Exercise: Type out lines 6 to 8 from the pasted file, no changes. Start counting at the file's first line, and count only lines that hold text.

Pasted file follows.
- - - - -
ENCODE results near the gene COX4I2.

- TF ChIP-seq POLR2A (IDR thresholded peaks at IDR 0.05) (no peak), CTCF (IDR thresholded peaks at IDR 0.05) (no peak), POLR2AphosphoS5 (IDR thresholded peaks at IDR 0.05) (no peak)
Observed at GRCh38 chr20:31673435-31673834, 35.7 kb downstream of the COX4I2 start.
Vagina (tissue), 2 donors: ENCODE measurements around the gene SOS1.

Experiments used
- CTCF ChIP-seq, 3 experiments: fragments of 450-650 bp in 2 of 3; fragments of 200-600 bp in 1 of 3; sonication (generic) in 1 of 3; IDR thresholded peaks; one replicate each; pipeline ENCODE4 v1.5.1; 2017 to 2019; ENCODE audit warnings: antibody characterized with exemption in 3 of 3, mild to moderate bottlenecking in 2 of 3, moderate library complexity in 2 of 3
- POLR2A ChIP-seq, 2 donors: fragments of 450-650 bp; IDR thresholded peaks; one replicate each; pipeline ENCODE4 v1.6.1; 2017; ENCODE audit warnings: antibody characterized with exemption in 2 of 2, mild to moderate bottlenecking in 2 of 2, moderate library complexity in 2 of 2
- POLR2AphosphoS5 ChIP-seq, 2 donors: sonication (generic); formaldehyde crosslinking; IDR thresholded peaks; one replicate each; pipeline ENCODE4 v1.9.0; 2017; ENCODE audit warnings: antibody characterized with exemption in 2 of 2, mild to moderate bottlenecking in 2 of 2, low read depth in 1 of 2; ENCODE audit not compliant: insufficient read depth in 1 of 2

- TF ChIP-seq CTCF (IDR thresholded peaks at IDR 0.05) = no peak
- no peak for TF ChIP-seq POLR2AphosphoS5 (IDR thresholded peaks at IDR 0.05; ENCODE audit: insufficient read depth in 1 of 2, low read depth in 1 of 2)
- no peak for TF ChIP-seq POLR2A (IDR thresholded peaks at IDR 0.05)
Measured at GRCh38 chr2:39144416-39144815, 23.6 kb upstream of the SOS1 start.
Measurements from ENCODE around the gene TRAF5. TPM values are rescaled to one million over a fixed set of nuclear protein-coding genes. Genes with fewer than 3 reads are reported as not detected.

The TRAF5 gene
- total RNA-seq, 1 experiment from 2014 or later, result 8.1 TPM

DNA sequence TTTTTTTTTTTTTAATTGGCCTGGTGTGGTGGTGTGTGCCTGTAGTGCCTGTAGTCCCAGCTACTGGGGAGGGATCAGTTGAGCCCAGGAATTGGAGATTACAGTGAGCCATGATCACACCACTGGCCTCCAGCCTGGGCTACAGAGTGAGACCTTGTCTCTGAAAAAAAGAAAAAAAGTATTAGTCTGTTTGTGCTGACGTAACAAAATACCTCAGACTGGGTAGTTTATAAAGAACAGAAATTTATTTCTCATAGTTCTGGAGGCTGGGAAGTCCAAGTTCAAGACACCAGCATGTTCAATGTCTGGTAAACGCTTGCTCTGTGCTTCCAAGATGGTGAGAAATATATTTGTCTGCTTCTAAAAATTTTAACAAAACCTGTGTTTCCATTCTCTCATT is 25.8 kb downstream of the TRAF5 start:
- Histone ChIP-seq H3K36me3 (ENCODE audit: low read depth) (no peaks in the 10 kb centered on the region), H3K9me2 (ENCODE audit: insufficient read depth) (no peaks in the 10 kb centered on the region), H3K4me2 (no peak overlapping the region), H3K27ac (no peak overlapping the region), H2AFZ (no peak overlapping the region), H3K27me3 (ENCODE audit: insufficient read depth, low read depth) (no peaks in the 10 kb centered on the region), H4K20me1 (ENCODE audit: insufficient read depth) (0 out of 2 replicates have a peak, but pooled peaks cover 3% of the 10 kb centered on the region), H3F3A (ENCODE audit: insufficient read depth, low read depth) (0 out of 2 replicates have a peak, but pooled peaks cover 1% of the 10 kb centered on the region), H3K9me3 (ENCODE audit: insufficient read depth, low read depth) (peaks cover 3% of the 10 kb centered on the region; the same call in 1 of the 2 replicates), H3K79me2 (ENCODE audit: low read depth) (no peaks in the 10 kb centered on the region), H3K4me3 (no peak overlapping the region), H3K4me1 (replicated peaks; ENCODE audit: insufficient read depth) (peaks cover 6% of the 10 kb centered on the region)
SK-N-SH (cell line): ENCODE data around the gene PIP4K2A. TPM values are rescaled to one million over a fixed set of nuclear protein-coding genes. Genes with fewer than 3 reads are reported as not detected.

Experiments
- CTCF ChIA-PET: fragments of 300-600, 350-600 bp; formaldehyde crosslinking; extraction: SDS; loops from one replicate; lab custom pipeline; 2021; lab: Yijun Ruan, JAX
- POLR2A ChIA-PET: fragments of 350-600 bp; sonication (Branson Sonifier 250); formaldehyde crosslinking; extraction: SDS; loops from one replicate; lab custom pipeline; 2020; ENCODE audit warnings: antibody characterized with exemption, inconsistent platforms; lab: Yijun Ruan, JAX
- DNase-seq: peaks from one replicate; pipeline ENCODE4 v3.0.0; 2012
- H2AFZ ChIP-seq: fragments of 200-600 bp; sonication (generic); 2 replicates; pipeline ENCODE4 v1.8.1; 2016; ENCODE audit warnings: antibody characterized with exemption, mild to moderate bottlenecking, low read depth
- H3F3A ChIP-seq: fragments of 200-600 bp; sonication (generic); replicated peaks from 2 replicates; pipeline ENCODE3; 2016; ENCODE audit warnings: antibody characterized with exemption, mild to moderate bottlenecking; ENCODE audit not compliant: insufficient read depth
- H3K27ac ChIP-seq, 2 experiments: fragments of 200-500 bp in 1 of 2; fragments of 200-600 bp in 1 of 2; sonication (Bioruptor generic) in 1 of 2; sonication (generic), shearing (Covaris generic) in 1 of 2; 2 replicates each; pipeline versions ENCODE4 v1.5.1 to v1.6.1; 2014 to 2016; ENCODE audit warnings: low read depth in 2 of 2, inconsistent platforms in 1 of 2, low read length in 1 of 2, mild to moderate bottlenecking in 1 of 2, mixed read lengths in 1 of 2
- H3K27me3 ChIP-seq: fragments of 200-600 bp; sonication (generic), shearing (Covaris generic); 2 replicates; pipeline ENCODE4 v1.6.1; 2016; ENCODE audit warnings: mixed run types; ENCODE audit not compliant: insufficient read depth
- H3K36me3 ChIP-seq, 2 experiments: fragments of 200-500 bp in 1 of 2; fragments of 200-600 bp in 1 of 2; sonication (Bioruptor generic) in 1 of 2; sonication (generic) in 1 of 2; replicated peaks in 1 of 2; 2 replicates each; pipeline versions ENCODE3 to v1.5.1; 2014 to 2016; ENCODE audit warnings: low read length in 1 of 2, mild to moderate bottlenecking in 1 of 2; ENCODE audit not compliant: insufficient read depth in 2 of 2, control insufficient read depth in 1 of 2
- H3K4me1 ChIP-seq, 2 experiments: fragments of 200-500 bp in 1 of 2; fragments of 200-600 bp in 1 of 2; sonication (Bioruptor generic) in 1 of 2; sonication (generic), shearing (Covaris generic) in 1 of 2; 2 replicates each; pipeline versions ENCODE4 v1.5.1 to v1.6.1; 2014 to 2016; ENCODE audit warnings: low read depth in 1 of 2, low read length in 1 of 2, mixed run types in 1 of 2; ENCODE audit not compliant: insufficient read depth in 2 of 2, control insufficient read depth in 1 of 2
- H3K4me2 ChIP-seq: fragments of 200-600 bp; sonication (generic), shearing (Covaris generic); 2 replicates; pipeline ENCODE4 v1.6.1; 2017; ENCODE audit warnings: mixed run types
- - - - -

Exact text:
- CTCF ChIP-seq, 3 experiments: fragments of 450-650 bp in 2 of 3; fragments of 200-600 bp in 1 of 3; sonication (generic) in 1 of 3; IDR thresholded peaks; one replicate each; pipeline ENCODE4 v1.5.1; 2017 to 2019; ENCODE audit warnings: antibody characterized with exemption in 3 of 3, mild to moderate bottlenecking in 2 of 3, moderate library complexity in 2 of 3
- POLR2A ChIP-seq, 2 donors: fragments of 450-650 bp; IDR thresholded peaks; one replicate each; pipeline ENCODE4 v1.6.1; 2017; ENCODE audit warnings: antibody characterized with exemption in 2 of 2, mild to moderate bottlenecking in 2 of 2, moderate library complexity in 2 of 2
- POLR2AphosphoS5 ChIP-seq, 2 donors: sonication (generic); formaldehyde crosslinking; IDR thresholded peaks; one replicate each; pipeline ENCODE4 v1.9.0; 2017; ENCODE audit warnings: antibody characterized with exemption in 2 of 2, mild to moderate bottlenecking in 2 of 2, low read depth in 1 of 2; ENCODE audit not compliant: insufficient read depth in 1 of 2